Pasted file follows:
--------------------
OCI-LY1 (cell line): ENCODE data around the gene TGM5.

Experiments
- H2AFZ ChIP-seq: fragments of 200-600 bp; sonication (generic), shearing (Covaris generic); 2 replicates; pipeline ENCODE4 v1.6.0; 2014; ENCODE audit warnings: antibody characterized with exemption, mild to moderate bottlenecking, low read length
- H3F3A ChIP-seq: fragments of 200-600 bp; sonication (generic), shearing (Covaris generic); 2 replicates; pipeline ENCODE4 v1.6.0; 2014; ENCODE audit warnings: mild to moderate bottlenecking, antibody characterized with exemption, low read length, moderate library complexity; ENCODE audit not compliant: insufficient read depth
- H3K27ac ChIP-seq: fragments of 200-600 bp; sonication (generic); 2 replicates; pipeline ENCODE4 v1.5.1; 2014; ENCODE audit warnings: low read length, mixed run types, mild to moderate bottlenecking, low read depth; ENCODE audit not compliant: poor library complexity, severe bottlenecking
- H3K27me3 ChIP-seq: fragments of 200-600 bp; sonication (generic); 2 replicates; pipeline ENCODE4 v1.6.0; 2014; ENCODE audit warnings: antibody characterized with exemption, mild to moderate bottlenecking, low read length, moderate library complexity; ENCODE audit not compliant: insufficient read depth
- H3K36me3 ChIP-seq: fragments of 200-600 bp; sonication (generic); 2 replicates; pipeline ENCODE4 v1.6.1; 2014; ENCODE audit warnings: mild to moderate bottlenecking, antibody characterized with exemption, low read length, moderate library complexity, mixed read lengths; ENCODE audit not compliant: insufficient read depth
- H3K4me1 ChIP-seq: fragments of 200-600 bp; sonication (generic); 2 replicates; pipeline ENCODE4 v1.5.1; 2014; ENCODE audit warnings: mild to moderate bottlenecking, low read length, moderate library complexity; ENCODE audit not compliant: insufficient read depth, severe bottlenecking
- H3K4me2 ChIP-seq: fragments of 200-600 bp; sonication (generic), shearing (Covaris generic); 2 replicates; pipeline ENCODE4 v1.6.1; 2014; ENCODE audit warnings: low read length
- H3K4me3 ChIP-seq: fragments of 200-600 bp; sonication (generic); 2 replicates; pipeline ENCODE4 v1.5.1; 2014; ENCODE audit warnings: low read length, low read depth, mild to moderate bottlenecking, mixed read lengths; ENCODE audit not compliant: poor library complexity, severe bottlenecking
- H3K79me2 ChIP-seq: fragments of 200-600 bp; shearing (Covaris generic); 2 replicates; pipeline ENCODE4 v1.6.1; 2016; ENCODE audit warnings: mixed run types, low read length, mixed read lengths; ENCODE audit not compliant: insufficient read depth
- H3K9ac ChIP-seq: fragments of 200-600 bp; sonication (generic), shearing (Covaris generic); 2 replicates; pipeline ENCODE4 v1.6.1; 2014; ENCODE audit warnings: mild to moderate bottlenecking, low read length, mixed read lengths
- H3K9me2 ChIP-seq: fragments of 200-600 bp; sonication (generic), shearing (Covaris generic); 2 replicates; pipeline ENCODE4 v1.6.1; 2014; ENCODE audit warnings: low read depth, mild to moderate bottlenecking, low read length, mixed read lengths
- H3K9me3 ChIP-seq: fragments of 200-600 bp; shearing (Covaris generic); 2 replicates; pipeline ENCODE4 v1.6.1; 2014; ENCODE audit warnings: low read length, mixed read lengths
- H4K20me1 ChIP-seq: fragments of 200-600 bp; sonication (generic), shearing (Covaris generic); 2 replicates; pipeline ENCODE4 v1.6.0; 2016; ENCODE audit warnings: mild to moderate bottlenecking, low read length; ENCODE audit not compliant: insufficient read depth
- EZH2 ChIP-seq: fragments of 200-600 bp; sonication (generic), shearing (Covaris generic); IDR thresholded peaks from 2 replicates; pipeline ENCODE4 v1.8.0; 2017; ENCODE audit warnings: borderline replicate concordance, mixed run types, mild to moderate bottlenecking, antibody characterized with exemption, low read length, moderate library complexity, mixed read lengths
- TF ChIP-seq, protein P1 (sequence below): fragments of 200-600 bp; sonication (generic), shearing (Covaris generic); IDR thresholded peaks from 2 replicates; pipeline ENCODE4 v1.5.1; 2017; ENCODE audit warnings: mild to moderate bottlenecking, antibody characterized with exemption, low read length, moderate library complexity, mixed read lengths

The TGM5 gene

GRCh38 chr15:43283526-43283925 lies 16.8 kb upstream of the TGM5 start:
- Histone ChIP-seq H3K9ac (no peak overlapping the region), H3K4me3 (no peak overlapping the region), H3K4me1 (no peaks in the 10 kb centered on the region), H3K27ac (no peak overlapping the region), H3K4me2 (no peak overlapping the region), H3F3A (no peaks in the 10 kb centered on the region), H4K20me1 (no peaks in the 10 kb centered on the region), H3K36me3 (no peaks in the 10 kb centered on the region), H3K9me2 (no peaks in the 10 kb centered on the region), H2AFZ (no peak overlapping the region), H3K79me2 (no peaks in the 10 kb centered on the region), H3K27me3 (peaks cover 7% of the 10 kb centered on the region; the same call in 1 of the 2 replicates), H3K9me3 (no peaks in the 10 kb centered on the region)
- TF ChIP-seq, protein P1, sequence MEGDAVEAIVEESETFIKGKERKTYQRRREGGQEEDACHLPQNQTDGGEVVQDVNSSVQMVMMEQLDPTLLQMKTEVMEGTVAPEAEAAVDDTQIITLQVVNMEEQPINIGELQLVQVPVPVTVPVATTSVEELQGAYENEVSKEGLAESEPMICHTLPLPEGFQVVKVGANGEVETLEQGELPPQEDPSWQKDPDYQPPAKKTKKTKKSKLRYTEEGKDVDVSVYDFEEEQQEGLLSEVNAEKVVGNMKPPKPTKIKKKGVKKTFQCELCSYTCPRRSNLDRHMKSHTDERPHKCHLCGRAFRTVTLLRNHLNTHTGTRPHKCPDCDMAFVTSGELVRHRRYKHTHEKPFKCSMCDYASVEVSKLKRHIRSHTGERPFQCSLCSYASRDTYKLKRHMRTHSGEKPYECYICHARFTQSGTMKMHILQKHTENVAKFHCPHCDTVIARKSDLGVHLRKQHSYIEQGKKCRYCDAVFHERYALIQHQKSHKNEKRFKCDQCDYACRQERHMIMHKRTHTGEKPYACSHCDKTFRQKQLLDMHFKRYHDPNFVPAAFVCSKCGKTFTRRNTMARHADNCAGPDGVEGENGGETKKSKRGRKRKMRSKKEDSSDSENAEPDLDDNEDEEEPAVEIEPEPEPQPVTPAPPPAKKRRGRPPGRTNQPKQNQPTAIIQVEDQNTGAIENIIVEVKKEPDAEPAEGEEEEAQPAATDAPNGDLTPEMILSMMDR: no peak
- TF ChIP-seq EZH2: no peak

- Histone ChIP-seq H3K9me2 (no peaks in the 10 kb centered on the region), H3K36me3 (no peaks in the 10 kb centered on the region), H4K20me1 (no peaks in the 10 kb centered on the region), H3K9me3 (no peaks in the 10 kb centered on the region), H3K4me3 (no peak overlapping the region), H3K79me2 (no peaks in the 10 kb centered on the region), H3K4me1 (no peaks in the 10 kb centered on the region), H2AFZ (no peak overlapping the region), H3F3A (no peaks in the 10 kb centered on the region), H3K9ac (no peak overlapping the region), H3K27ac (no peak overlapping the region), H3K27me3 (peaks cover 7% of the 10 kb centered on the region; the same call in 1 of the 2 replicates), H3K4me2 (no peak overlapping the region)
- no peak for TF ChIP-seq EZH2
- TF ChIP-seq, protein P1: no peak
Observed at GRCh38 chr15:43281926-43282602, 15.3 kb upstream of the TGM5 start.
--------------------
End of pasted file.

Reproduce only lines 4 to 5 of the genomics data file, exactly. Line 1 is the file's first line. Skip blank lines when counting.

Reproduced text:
- H3F3A ChIP-seq: fragments of 200-600 bp; sonication (generic), shearing (Covaris generic); 2 replicates; pipeline ENCODE4 v1.6.0; 2014; ENCODE audit warnings: mild to moderate bottlenecking, antibody characterized with exemption, low read length, moderate library complexity; ENCODE audit not compliant: insufficient read depth
- H3K27ac ChIP-seq: fragments of 200-600 bp; sonication (generic); 2 replicates; pipeline ENCODE4 v1.5.1; 2014; ENCODE audit warnings: low read length, mixed run types, mild to moderate bottlenecking, low read depth; ENCODE audit not compliant: poor library complexity, severe bottlenecking